James Lawton: Jose Mourinho and Chelsea - a love story that was destined to have a rerun

His first spell was undermined and cut short but there was always a sense of unfinished business with this natural-born leader and Chelsea

Who on earth does the Special One think he is kidding when he tells Chelsea TV that he has returned to his most important passion?

From time to time he has listed many of the contenders and naturally they now include Internazionale, whose players wept when he left them after winning the 2010 Champions League. He has also frequently referred to his reverence for Our Lady of Fatima.

Nor is there any doubt that the enduring affection of the Stamford Bridge fans has a special place in his feelings and maybe never more so than when he fought a tide of hostility at Real Madrid.

However, in the joyful ceremonials of his resurrection as Chelsea manager we should not for a moment forget that Jose Mourinho is living, swaggering proof that when you fall in love with yourself there is every chance it will prove a life-long romance.

We should also recognise that Chelsea owner Roman Abramovich, having been rebuffed by the likes of Pep Guardiola and Jürgen Klopp for the most impeccable of reasons, has made his best possible appointment.

Manchester United, having seen him not so long ago as the outstanding candidate to one day replace Sir Alex Ferguson, cooled swiftly when his defiance of Real's lofty view of itself was combined with behaviour outrageous even by his standards.

Yet Chelsea, of all clubs, are required to put aside such delicacies. Their treatment of front-rank managers has been without conscience since Mourinho was first undermined, then eased out of Stamford Bridge in 2007. The project handed to Andre Villas-Boas was a disaster comprised of worthy promises about long-term support which could never be sustained once he had lost the dressing room.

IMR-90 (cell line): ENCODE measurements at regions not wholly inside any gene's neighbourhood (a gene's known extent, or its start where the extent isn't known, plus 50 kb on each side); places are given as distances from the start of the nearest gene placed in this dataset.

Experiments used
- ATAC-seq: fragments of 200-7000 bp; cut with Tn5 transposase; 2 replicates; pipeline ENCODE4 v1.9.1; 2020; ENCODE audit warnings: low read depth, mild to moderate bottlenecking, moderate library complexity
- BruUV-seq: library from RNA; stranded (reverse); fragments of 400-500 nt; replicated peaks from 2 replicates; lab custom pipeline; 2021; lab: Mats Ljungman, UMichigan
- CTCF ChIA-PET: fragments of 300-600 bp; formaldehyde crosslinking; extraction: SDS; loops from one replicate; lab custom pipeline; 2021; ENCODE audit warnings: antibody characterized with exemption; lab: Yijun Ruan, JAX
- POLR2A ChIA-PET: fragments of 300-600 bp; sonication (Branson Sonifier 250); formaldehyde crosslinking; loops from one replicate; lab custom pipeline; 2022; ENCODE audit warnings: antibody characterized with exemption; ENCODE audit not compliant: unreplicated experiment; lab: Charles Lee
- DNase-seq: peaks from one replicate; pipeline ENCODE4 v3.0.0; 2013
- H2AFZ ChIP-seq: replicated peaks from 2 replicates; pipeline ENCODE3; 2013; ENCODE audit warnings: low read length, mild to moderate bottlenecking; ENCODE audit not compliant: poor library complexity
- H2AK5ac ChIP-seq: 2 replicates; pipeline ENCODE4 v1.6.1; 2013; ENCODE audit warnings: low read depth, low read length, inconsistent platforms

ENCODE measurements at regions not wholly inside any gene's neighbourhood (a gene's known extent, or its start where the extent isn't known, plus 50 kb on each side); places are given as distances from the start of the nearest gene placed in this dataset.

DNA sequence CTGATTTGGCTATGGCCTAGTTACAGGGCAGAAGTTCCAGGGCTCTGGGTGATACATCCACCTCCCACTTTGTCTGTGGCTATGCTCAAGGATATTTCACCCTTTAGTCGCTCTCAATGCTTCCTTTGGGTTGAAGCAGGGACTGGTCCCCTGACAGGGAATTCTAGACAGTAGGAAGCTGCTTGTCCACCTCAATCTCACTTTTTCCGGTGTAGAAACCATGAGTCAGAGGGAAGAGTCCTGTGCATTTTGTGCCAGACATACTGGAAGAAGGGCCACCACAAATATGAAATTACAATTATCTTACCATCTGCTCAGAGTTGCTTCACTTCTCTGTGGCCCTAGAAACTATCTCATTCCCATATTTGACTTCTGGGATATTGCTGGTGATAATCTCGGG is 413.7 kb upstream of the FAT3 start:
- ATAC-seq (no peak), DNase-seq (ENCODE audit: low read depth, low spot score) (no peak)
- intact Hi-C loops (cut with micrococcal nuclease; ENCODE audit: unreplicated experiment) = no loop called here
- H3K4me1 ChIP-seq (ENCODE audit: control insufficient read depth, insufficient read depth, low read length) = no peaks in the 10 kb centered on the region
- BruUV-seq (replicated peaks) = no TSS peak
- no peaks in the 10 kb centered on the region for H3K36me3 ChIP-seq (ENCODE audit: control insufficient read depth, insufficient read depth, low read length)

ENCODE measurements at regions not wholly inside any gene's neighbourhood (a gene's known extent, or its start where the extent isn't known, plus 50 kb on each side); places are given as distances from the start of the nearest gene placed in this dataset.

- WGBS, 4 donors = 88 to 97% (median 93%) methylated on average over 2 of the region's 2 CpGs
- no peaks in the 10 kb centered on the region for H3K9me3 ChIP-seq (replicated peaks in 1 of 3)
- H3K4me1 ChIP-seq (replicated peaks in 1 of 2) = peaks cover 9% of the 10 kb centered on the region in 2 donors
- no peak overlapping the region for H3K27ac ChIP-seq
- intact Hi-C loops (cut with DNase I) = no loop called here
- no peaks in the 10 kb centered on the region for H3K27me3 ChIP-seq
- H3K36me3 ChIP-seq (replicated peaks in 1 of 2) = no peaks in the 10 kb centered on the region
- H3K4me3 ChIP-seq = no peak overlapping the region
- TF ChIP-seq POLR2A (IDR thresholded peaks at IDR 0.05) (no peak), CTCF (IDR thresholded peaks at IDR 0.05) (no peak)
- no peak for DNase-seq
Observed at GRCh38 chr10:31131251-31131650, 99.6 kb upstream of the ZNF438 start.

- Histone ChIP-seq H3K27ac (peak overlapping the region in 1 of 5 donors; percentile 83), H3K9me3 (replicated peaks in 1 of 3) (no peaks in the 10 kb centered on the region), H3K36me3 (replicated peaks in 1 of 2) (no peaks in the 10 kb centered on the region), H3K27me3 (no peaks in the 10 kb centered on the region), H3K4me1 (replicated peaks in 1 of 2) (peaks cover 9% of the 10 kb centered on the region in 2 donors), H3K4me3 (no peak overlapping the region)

The appointment of Rafa Benitez was a convulsion never justified by his limited potential to have a dynamic effect on an ageing but still formidably talented squad.

So where did Abramovich go while weighed down by the suspicion that no manager, however strong his reputation, would ever prove immune from his whims?

He had to go to Mourinho. Why? Because he is the most remarkable winner of his generation of coaches, a truth which should not be lost in the fact that last season in Madrid he suffered his first season in the top flight without a significant trophy. It did not disguise the fact that he had challenged Barcelona, full on, and in the process stripped away the mythology that this was a team destined to dominate not only Spain but all of Europe for the foreseeable future.

It is also true that for all the discord at the Bernabeu, the rebellion of a dressing room which contained figures hardly less self-regarding than Mourinho himself and the disdain of a hierarchy which has quite as much of the blood of coaches on its hands as Abramovich, he finished just one late goal short of guiding his team to the Champions League final.

Had he got there, who knows how his unique brand of psychological warfare might have worked against Bayern Munich?

We will never know that but we do know the consequences of a Mourinho victory at Wembley. He would have been the first coach to win the greatest prize in club football with three separate clubs.

As it is, he brings a huge charge of renewed confidence back to Stamford Bridge. It is the gift of a natural-born leader.